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Using Disk Management To Create Partitions

Monday, March 31st, 2014 by | Filed Under: File & Disk Management, I've Always Wanted To Know...
 
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We have had several articles mention partitioning in order to upgrade your OS. In looking back at our articles, I discovered we apparently have not made a step by step article in how to create partitions for more current operating systems. For partitioning in XP and earlier systems, this article will help.

Note: Although partitioning does not typically make significant changes to data on a hard drive, it is not a bad idea to run a backup before you begin, just in case something does get changed.

To start, we need to navigate to the control panel, which is typically found in your start menu (Windows 8.1 users can right click on the Windows icon in the task bar). In the control panel, click on System and Security, then look under Admin Tools. You will see something that says Create and Format Hard Drive Partitions.

This will open up your Disk Management window. You will see all of your hard drives and any partitions you already have. To partition a drive, you first have to shrink the volume. This will combine all used up parts of your hard drive and show you how much unused space you have available to use for a new partition. To shrink the volume, simply right click the hard drive you wish to partition, and click shrink volume.

This may take a few minutes while it calculates how much space is available to use.  Once it is complete, you will get a window that shows how much space is available.

Notice the amounts are listed as MB. Most hard drives are now formatted as GB. There are roughly 1000 MB in 1 GB. So if you want to a partition to be 20 GB, you would need about 20,000 MB. You would enter that number in the box that says “Enter the amount of space to shrink in MB:”, and click Shrink.

Once the shrink is done, you will see a new volume listed as unallocated space in your disk management window.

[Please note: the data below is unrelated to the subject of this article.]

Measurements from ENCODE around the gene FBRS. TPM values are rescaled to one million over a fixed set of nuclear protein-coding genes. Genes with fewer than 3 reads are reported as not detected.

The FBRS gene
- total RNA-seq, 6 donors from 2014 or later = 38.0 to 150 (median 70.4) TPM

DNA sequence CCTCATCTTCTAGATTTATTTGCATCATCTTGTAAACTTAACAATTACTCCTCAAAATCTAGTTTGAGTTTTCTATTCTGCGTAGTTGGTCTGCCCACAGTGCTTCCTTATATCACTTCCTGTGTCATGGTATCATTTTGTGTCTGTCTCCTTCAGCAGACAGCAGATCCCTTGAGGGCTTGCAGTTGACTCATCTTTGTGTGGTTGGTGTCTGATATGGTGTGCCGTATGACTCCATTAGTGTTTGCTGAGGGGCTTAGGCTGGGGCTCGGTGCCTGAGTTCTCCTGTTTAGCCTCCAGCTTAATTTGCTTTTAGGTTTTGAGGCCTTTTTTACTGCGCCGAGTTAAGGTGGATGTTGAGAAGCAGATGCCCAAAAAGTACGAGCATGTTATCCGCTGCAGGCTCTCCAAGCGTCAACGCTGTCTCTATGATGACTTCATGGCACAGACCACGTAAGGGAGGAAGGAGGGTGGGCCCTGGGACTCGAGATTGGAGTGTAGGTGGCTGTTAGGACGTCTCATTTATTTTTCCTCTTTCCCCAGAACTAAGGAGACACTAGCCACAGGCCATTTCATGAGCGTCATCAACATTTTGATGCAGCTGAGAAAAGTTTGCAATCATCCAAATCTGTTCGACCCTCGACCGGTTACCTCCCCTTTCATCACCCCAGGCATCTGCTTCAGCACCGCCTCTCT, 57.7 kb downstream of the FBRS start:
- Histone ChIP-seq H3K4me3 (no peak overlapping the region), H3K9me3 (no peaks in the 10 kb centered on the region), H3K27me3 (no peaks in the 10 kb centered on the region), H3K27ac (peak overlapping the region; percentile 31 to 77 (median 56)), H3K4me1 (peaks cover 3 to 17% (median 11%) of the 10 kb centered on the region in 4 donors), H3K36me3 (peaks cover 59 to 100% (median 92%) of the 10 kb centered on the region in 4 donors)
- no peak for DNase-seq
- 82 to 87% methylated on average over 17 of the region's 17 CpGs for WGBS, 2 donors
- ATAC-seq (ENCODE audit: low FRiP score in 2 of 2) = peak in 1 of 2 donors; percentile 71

Right click on the unallocated space, and select New Simple Volume. A wizard will start up guiding you through the process. On the first screen, leave the size the same as the default value. Click next.

Choose a letter for your new partition. It can be any letter you would like. Then click next.

In almost every case, use NTFS formatting on the next screen. Leave the box that says Enable file and folder compression unchecked. This is generally only needed if you are using the partition for archiving. If needed, you can always change that setting later.

That’s it! Now you have a nice clean partition to use for whatever you would like. It could be to install an OS, or you could simply use it to organize all your files. You could create multiple partitions on a single hard drive for each type of file: One partition for pictures and videos, one for your documents, one for work related files, etc. You would of course need to organize the files by moving them from one partition to the other, but after that little bit of work, you can save each file to the correct partition when you create it.

~ Audra

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2 Responses to “Using Disk Management To Create Partitions”

  1. Bill B. says:

    I have been receiving your news letter for forever and I enjoy the articles except when they do not relate to my computer…The article on partitioning must have been written for Windows 8 because my Windows 7 computer does not have any of things in the control panel that I’m supposed to look for and click on except Admin Tools, but there is nothing about Create and Format Hard drive Partitions…What gives? If you are going to publish an article please include everyone, not just the Windows 8 minority. Thank you.
    Bill

    • audra says:

      Hello Bill,

      I am sorry, I did complete this on Windows 8. I apologize. On Windows 7 or Windows Vista, under Control Panel/Administrative Tools, you would click on Computer Management. In the window that pops up, on the left side, you will see Disk Management listed under Storage. When you click on that, you will see images similar to the rest of the article.

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